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County supervisor hopefuls debate at UC Merced

From left, Board of Supervisor candidates Jim Sanders and Hub Walsh speak with debate attendees David Turner, Linda Lopez and Christian Ayeni at UC Merced on Tuesday.
From left, Board of Supervisor candidates Jim Sanders and Hub Walsh speak with debate attendees David Turner, Linda Lopez and Christian Ayeni at UC Merced on Tuesday. Merced Sun-Star photo by Marci Stenberg

District 2 supervisor candidate Hub Walsh portrayed himself as a government insider with the experience to lead Merced County through bad times during a forum Tuesday at UC Merced, while opponent Jim Sanders billed himself as a problem-solver with a fresh approach.

What was said, however, meant much less than where they said it.

UC Merced students and faculty could be a major voting bloc in this year's election, influencing who wins the District 2 supervisor's race and leaving a mark on Merced County. UC Merced falls within the district boundaries, and the Board of Supervisors will oversee how the area surrounding the university grows.

Despite this looming influence, neither candidate has made a strong effort to appeal the UC Merced community until appearing during the forum in the library, attended by a few dozen students.

Even then, who to support remained murky. The candidates touched on a variety of issues, including growth, health care and job creation, and always seemed to come back with similar answers.

Adam Kook, a 22-year-old student studying political science, asked that they highlight one policy in which they differ during their closing remarks. It was the second time they were pressed to show differences rather than similarities. It didn't happen.

"I think they're the same guy in different suits," Kook said after the forum. "They both say the same thing with different words."

Kook, who grew up in Turlock before moving to Merced, said he wanted concrete examples of how they'd manage job growth against an agricultural backdrop. "You have to say no to some businesses," he noted. "I want to see how they'll balance that out."

He's still not sure who'll get his vote, but he's definitely going to the poll on Election Day.

The two candidates didn't specifically tailor their answers to the university crowd, though they did spend time on job creation and economic development -- two of the issues that seemed to resonate with a group heading into a bleak national job market and a worse local one.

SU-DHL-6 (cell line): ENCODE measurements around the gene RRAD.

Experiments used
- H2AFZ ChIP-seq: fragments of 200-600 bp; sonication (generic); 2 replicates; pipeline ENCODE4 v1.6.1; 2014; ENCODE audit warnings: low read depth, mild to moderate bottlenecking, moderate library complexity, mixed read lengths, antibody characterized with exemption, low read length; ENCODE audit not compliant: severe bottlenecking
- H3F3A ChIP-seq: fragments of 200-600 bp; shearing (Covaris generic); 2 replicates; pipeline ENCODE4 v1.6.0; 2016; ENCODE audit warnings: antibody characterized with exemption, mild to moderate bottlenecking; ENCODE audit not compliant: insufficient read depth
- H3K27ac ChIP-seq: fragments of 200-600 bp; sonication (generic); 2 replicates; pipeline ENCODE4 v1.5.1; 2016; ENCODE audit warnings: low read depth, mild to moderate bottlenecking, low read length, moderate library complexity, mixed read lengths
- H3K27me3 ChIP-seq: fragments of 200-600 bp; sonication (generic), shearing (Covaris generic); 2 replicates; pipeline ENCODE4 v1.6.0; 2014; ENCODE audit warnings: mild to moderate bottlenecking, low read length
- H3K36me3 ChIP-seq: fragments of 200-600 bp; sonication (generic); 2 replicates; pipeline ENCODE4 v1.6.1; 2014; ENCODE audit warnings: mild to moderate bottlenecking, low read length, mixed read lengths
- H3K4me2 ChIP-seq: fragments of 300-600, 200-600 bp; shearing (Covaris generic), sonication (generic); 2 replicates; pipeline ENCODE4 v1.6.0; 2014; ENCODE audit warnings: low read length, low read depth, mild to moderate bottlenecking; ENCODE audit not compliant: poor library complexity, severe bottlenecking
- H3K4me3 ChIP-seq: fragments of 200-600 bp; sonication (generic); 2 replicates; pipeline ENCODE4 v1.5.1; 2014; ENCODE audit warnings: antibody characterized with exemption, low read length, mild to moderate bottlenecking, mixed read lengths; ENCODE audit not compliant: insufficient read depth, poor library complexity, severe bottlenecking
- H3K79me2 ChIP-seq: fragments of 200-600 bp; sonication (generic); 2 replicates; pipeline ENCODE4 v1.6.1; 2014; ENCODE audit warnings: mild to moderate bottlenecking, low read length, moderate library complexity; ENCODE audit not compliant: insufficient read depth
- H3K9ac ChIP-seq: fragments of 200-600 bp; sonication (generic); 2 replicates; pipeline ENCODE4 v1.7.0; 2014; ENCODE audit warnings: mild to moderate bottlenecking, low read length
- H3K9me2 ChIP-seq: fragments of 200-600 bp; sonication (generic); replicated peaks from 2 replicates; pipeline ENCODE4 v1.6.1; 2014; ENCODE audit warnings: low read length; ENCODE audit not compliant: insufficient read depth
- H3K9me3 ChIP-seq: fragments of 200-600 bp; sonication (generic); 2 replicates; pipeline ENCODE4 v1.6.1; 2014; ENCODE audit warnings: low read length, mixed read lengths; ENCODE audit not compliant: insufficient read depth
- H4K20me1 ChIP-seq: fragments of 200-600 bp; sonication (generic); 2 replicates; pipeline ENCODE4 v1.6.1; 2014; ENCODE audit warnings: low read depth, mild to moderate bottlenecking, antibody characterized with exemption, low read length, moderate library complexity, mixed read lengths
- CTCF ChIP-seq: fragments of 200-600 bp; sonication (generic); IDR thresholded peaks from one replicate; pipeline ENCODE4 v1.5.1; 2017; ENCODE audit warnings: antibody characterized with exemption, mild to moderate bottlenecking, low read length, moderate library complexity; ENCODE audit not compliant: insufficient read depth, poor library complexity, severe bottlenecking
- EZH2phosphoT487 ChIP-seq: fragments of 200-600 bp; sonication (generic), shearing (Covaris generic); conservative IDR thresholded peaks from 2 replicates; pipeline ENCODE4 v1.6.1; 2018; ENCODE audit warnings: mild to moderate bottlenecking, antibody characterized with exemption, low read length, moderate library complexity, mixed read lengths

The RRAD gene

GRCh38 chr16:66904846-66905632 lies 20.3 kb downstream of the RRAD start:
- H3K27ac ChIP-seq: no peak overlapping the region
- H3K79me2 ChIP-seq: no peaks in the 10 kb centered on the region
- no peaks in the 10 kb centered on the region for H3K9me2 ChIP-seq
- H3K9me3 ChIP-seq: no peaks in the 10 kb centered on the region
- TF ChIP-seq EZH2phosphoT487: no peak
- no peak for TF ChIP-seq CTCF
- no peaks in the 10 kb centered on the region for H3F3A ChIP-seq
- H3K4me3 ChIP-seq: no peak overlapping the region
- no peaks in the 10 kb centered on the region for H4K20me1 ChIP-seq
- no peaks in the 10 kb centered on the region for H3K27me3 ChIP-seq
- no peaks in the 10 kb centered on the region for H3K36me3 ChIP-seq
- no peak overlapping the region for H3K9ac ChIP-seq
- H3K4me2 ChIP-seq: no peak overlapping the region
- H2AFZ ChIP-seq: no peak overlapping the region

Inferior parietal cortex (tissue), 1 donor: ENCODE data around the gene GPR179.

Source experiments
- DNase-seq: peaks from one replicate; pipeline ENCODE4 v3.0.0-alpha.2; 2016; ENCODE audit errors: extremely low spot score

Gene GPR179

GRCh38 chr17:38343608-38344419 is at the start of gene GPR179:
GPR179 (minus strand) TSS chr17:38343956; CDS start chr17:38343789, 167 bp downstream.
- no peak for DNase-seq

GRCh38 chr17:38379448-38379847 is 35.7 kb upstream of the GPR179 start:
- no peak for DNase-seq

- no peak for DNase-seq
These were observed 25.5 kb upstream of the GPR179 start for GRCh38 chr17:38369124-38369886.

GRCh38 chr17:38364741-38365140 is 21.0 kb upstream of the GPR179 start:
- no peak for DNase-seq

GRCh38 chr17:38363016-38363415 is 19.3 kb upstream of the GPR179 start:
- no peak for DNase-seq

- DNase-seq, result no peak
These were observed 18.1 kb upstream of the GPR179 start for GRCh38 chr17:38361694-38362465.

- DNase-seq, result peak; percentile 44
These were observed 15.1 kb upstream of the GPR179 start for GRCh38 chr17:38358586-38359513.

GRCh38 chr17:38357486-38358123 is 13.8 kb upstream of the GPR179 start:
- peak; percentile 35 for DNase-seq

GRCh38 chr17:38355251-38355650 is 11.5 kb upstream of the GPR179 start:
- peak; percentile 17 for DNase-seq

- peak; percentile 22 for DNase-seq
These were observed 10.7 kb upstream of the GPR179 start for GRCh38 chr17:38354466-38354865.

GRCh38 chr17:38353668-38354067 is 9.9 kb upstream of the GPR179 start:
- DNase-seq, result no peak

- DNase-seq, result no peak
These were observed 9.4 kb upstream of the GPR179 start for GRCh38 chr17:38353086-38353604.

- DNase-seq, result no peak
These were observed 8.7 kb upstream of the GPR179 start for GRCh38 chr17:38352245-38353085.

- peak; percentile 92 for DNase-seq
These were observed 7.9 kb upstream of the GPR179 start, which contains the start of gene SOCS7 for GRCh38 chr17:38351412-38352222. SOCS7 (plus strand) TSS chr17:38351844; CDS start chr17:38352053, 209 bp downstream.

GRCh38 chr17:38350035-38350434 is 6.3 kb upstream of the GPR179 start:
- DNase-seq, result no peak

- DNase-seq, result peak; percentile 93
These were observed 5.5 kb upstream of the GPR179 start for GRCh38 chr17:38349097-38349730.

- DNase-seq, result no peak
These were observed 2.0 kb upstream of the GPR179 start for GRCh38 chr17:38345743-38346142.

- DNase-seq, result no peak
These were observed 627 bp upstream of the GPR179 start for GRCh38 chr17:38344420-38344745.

Sanders, in his opening remarks, gave an overview of his life in the county, noting that he took some classes at Merced College but never got a degree. He's considering enrolling in college again.

Walsh offered a similar biography, noting his service in the U.S. Army and his degree from UC Berkeley.

The two candidates reaffirmed their support for agriculture, the county's economic base, while assuring students they'll lure a diversity of businesses in the coming years, creating job options for graduates.

Building up the number of skilled workers is one of the keys to attract specialized business with well-paying jobs, Sanders said. The UC can help lead the way.

"This campus is full of people who can help spark the imagination of young people here," he intoned.

However, it should be more difficult to build on prime ag land because of its importance to the state, nation and world. Sanders said businesses should build on areas with less fertile land.

Walsh said the key to improving Merced's economy is through encouraging and growing small businesses. "There is no walk-off grand slam in this," he explained.

This is the first year that the university students will be choosing a supervisor to represent them. Retiring Supervisor Kathleen Crookham was re-elected in 2004, a year before the school opened.

With both candidates having strong support, the tallies will probably be close. UC Merced, through its professors and students, could be sending hundreds, if not thousands, of voters to the polls.

There are 21,359 registered voters in District 2, as of last month. Slightly more than 5,000 showed up for the primary between Sanders and Walsh, and about 7,000 showed up in 2004, a presidential race year, to vote to re-elect Crookham.

UC Merced has 2,718 students and about 800 professors and staff. About a third of the 1,000 students who live on campus are registered to vote, according to the Merced County Elections Office.

Student body President Yaasha Sabba said nearly 500 students have registered or re-registered to vote in the past few months. Today, Associated Student representatives will be going door-to-door to make sure everyone eligible has registered. The last day to send in a form is Monday.

Sabba, who moderated the debate, suspects a majority of students will take the time to cast a ballot, even though the polls are off-campus.

"It's the ultimate election when we're guaranteed to make history," he said. "They all want to be part of this historical event."

Reporter Scott Jason can be reached at (209) 385-2453 or